Text Rollovers: Putting the Effect to Work for an Entire Page - Doc JavaScript | WebReference

Text Rollovers: Putting the Effect to Work for an Entire Page - Doc JavaScript

Putting the Effect to Work on an Entire Page

You've already seen how to change a link's color and text when the user points at it. As a matter of fact, it's very simple -- you embed a new tag in it. But doing this for each and every link in a document, could be very annoying, and could also increase the document's size -- and its download time as a result. Fortunately, Internet Explorer 4.0 (and Netscape Navigator 4.0x in a similar fashion) features event bubbling, which enables you to capture events that occur anywhere in the document. Even though this column does not discuss event capturing in general, we will show you the basics so you can globalize the "color change" effect. Take a look at the following JavaScript statement:

document.onmouseover = rollon;

This statement assigns the function named rollon() to handle any onMouseOver event that occurs on the page. With event bubbling, an IE 4.0 innovation, events can be captured at the document level. You do not need to create separate event handlers for each element that will participate in the effect. For example, should the author add HTML to the page, these additional elements would participate in the event model without changing a single line of script. Note that the document object is the "super parent" for all elements in the document body. You can refer to the actual element that generates the event as:


In order to identify the links that are playing this game, we'll assign each one a specific class. Here are the general class definitions for this example:

<STYLE TYPE="text/css">
.item {
  color: blue;
.highlight {
  color: red;
// -->

An explicit style definition is convenient in this case, because it enables you to add other style definitions to the link's default state and its "highlighted" state. Thus, if you want a link to play this game (to change its color, for example) you should use the item class:

<A CLASS="item" HREF="http://www.microsoft.com/">Microsoft</A>

Regardless of the user's browser, the link should appear normal at this stage. Here's the preceding link "in action":


Note that you should not use any of these classes for any element other than a link that should participate in the game. Take a look now at the entire script that defines the event-handling functions and assigns them the corresponding events:

function rollon() {
  if (window.event.srcElement.className == "item") {
    window.event.srcElement.className = "highlight"; // change class
function rolloff() {
  if (window.event.srcElement.className == "highlight") {
    window.event.srcElement.className = "item"; // change class
// assign rollon() to handle onMouseOver events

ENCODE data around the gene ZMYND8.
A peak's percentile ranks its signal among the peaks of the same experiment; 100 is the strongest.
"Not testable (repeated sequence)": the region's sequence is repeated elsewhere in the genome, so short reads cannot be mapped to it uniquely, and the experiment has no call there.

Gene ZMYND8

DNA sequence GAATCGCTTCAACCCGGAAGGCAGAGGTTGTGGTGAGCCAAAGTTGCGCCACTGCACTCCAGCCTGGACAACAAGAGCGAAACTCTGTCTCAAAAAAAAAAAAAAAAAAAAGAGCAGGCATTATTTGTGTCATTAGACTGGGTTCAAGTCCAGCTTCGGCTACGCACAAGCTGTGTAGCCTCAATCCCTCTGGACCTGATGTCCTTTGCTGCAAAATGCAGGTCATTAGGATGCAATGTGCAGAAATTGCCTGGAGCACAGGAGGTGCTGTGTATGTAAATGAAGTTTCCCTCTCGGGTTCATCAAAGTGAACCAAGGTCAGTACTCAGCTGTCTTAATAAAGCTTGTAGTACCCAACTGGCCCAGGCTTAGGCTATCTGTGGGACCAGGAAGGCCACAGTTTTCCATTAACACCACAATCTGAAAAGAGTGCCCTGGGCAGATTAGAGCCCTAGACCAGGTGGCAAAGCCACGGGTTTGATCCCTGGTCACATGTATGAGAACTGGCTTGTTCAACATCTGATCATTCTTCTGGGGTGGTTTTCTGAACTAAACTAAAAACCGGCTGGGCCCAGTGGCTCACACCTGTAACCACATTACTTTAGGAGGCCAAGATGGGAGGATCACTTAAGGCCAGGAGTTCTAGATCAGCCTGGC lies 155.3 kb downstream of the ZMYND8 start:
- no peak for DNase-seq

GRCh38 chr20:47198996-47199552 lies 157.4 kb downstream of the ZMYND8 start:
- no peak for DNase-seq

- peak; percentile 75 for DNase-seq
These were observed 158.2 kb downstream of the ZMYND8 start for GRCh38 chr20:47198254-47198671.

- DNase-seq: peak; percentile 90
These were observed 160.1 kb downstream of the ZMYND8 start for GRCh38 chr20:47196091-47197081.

document.onmouseover = rollon;
// assign rolloff() to handle onMouseOut events
document.onmouseout = rolloff;
// -->

If the event's source element has an item class, the script assigns it a highlight class, which changes its color. On the other hand, if the event's source element has an highlight class, the script assigns it an item class, which changes its color back to the default one. Although it may seem as if the conditional statement in each of the functions is not necessary, it is actually very important, because it solves the browser-compatibility issues. Furthermore, if this statement was not present, the rollover effect would have applied to all elements on the page (not only the desired links), including but not limited to plain text.

It is also very important to understand why the two global statements in the script do not generate an error on older browsers, which do not support the document.onmouseover and document.onmouseout properties. Since all JavaScript-enabled browsers support the document object, it is legal to define a new property for an existing object. Thus, the following statement would also be fine (but useless):

document.blablabla = "Tomer Shiran";

Now that you know why this script is compatible with all browsers despite the fact that it currently only influences Internet Explorer 4.0, it's time to take a look at a few links that use this technique. Here they are:

Doc JavaScript
Dynamic HTML Lab

If you're using Internet Explorer 4.0, each link turns red when you pass the mouse over it. The exact syntax for this set of links is as follows:

<A CLASS="item" HREF="/">Webreference</A><BR>
<A CLASS="item" HREF="/js/">Doc JavaScript</A><BR>
<A CLASS="item" HREF="/dhtml/">Dynamic HTML Lab</A>


Created: October 9, 1997
Revised: December 4, 1997
URL: http://www.webreference.com/js/column4/page.html